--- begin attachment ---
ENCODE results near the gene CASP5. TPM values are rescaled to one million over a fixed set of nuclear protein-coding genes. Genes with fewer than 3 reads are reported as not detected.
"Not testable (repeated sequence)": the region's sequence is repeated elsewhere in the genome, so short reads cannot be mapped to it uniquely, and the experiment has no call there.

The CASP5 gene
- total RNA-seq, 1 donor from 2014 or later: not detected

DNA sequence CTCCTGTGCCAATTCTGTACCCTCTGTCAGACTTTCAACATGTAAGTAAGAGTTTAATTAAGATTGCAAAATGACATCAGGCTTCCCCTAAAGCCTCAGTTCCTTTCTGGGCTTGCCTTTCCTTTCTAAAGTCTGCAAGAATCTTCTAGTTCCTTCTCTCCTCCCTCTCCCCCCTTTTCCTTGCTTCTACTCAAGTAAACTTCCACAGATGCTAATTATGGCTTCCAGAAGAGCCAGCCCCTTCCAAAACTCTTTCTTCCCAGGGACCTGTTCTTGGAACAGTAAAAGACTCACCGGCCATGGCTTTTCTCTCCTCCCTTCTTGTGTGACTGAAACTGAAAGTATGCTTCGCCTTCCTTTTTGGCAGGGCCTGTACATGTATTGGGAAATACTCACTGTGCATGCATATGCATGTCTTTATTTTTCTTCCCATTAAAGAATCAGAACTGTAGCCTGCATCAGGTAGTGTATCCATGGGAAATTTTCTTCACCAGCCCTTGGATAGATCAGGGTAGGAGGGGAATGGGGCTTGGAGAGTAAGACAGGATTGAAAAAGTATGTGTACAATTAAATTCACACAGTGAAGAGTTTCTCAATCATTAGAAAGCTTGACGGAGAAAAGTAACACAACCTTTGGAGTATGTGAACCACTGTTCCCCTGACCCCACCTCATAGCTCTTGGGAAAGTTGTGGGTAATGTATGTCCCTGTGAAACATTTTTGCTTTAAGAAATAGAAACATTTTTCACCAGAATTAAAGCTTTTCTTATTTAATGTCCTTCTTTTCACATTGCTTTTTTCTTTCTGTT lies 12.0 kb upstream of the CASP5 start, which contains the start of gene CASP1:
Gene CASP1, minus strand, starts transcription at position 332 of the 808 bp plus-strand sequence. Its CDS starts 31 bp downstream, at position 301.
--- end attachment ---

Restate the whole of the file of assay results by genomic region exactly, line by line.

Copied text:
ENCODE results near the gene CASP5. TPM values are rescaled to one million over a fixed set of nuclear protein-coding genes. Genes with fewer than 3 reads are reported as not detected.
"Not testable (repeated sequence)": the region's sequence is repeated elsewhere in the genome, so short reads cannot be mapped to it uniquely, and the experiment has no call there.

The CASP5 gene
- total RNA-seq, 1 donor from 2014 or later: not detected

DNA sequence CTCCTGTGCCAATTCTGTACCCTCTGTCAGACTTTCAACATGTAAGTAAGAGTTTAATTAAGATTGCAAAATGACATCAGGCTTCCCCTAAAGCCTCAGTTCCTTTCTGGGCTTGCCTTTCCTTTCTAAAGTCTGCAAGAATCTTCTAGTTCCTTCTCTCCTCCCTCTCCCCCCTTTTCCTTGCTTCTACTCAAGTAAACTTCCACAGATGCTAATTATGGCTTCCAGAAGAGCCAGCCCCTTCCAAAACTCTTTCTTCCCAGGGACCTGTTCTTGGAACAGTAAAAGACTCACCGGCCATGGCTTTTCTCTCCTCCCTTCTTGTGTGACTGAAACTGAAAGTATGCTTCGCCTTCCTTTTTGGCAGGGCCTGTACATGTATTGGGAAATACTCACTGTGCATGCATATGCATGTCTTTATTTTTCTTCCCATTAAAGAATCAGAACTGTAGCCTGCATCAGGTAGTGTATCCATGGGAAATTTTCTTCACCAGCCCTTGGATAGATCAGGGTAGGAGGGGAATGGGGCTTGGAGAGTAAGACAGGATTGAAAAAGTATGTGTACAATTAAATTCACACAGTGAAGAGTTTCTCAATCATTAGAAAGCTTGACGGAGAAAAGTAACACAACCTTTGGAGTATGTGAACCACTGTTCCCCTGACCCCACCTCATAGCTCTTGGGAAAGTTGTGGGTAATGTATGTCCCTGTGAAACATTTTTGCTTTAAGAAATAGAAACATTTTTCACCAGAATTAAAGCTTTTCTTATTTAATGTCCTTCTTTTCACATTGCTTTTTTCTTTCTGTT lies 12.0 kb upstream of the CASP5 start, which contains the start of gene CASP1:
Gene CASP1, minus strand, starts transcription at position 332 of the 808 bp plus-strand sequence. Its CDS starts 31 bp downstream, at position 301.